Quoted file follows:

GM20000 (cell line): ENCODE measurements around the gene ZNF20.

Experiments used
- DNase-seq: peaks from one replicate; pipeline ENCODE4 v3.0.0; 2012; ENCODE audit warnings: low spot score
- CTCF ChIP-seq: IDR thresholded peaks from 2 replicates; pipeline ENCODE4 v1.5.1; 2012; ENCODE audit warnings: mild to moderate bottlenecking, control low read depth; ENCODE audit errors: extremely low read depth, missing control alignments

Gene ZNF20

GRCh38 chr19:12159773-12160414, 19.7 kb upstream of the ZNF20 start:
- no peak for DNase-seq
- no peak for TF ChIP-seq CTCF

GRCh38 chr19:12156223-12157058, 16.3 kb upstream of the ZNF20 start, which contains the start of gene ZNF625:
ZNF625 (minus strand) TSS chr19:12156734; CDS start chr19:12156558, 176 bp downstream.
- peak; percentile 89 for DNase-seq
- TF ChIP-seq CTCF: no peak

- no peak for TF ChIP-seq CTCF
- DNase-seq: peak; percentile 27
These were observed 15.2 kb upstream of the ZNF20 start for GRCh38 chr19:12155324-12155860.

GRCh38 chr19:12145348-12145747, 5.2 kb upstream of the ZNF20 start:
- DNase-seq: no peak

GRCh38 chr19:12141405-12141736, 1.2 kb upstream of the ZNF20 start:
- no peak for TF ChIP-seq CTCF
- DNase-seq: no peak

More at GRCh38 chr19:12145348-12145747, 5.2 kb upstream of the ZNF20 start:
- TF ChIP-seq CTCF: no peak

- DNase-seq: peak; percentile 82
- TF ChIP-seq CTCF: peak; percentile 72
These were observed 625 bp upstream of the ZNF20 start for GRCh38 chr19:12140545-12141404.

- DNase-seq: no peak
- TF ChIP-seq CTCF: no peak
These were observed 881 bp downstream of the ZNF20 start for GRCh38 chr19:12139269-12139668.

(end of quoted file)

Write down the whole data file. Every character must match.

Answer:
GM20000 (cell line): ENCODE measurements around the gene ZNF20.

Experiments used
- DNase-seq: peaks from one replicate; pipeline ENCODE4 v3.0.0; 2012; ENCODE audit warnings: low spot score
- CTCF ChIP-seq: IDR thresholded peaks from 2 replicates; pipeline ENCODE4 v1.5.1; 2012; ENCODE audit warnings: mild to moderate bottlenecking, control low read depth; ENCODE audit errors: extremely low read depth, missing control alignments

Gene ZNF20

GRCh38 chr19:12159773-12160414, 19.7 kb upstream of the ZNF20 start:
- no peak for DNase-seq
- no peak for TF ChIP-seq CTCF

GRCh38 chr19:12156223-12157058, 16.3 kb upstream of the ZNF20 start, which contains the start of gene ZNF625:
ZNF625 (minus strand) TSS chr19:12156734; CDS start chr19:12156558, 176 bp downstream.
- peak; percentile 89 for DNase-seq
- TF ChIP-seq CTCF: no peak

- no peak for TF ChIP-seq CTCF
- DNase-seq: peak; percentile 27
These were observed 15.2 kb upstream of the ZNF20 start for GRCh38 chr19:12155324-12155860.

GRCh38 chr19:12145348-12145747, 5.2 kb upstream of the ZNF20 start:
- DNase-seq: no peak

GRCh38 chr19:12141405-12141736, 1.2 kb upstream of the ZNF20 start:
- no peak for TF ChIP-seq CTCF
- DNase-seq: no peak

More at GRCh38 chr19:12145348-12145747, 5.2 kb upstream of the ZNF20 start:
- TF ChIP-seq CTCF: no peak

- DNase-seq: peak; percentile 82
- TF ChIP-seq CTCF: peak; percentile 72
These were observed 625 bp upstream of the ZNF20 start for GRCh38 chr19:12140545-12141404.

- DNase-seq: no peak
- TF ChIP-seq CTCF: no peak
These were observed 881 bp downstream of the ZNF20 start for GRCh38 chr19:12139269-12139668.